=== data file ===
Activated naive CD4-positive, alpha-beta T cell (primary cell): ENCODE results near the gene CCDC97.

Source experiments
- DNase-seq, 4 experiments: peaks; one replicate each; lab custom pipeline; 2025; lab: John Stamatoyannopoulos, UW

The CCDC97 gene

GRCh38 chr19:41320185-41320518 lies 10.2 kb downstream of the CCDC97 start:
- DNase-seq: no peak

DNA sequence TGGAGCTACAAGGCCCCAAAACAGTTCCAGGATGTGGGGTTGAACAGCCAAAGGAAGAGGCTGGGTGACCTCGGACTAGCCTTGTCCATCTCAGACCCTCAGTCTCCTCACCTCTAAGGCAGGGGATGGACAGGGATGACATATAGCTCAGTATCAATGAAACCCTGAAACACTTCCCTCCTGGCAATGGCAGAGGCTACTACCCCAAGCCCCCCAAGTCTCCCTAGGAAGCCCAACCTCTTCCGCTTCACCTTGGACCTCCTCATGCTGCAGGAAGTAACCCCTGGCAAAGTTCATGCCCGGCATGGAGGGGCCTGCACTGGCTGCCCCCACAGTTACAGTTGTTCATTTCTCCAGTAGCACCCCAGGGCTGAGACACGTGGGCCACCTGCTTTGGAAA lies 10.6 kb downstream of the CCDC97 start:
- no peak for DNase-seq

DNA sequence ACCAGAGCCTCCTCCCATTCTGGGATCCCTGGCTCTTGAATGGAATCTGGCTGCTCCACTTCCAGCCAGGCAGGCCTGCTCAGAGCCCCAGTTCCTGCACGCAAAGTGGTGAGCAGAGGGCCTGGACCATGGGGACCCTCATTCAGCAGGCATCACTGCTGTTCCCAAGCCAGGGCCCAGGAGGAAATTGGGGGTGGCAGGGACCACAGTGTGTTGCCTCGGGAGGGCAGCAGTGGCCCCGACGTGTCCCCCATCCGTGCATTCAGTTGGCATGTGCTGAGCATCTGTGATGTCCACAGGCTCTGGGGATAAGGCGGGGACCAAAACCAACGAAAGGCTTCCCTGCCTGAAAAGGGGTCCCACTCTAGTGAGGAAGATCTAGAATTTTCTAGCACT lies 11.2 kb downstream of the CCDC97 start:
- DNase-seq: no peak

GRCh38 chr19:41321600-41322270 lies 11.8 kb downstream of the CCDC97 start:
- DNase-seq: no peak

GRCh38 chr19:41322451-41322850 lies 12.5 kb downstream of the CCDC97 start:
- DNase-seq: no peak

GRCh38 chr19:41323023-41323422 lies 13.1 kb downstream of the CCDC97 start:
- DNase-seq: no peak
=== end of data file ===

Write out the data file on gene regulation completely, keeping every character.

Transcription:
Activated naive CD4-positive, alpha-beta T cell (primary cell): ENCODE results near the gene CCDC97.

Source experiments
- DNase-seq, 4 experiments: peaks; one replicate each; lab custom pipeline; 2025; lab: John Stamatoyannopoulos, UW

The CCDC97 gene

GRCh38 chr19:41320185-41320518 lies 10.2 kb downstream of the CCDC97 start:
- DNase-seq: no peak

DNA sequence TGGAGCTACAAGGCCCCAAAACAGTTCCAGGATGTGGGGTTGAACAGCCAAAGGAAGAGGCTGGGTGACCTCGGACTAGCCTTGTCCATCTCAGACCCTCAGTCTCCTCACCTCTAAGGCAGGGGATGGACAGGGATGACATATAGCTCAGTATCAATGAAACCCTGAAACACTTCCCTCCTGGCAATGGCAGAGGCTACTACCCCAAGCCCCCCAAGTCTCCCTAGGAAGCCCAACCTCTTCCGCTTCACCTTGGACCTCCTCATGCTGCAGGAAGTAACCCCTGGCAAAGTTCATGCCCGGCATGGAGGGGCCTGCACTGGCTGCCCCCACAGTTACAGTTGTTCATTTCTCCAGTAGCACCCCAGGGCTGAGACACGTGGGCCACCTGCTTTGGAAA lies 10.6 kb downstream of the CCDC97 start:
- no peak for DNase-seq

DNA sequence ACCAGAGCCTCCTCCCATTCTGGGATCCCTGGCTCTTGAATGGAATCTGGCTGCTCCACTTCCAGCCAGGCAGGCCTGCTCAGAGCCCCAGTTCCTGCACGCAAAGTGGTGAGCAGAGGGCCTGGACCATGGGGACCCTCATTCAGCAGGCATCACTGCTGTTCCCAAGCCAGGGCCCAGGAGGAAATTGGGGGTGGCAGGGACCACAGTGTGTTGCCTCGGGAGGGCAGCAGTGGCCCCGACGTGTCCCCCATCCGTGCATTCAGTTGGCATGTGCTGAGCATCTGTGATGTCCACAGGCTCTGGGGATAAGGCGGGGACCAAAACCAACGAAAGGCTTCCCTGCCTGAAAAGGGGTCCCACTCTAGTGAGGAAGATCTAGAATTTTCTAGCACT lies 11.2 kb downstream of the CCDC97 start:
- DNase-seq: no peak

GRCh38 chr19:41321600-41322270 lies 11.8 kb downstream of the CCDC97 start:
- DNase-seq: no peak

GRCh38 chr19:41322451-41322850 lies 12.5 kb downstream of the CCDC97 start:
- DNase-seq: no peak

GRCh38 chr19:41323023-41323422 lies 13.1 kb downstream of the CCDC97 start:
- DNase-seq: no peak